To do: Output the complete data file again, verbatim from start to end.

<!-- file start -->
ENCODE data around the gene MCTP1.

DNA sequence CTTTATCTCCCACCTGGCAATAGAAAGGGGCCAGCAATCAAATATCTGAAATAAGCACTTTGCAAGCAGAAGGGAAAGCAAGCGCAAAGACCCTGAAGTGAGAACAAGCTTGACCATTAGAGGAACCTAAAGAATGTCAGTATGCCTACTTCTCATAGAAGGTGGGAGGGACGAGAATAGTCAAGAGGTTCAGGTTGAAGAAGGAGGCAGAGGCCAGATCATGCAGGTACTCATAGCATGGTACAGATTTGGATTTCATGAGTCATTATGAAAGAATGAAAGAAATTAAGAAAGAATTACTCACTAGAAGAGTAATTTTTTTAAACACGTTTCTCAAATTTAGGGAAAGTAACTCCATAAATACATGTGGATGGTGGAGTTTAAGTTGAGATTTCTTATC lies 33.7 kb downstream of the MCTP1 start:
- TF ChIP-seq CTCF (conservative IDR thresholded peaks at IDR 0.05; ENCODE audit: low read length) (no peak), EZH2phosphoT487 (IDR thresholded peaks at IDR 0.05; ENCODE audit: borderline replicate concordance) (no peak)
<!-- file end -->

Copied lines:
ENCODE data around the gene MCTP1.

DNA sequence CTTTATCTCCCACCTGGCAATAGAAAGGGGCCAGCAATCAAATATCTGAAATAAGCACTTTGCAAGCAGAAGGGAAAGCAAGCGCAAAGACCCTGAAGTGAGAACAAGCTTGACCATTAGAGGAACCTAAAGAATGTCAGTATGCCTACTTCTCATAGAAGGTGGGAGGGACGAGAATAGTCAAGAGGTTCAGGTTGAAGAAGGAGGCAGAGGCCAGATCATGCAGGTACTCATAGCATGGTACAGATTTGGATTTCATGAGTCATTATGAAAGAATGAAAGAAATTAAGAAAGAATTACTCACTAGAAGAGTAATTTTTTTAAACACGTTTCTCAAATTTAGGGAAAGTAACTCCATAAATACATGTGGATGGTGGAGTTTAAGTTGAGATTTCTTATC lies 33.7 kb downstream of the MCTP1 start:
- TF ChIP-seq CTCF (conservative IDR thresholded peaks at IDR 0.05; ENCODE audit: low read length) (no peak), EZH2phosphoT487 (IDR thresholded peaks at IDR 0.05; ENCODE audit: borderline replicate concordance) (no peak)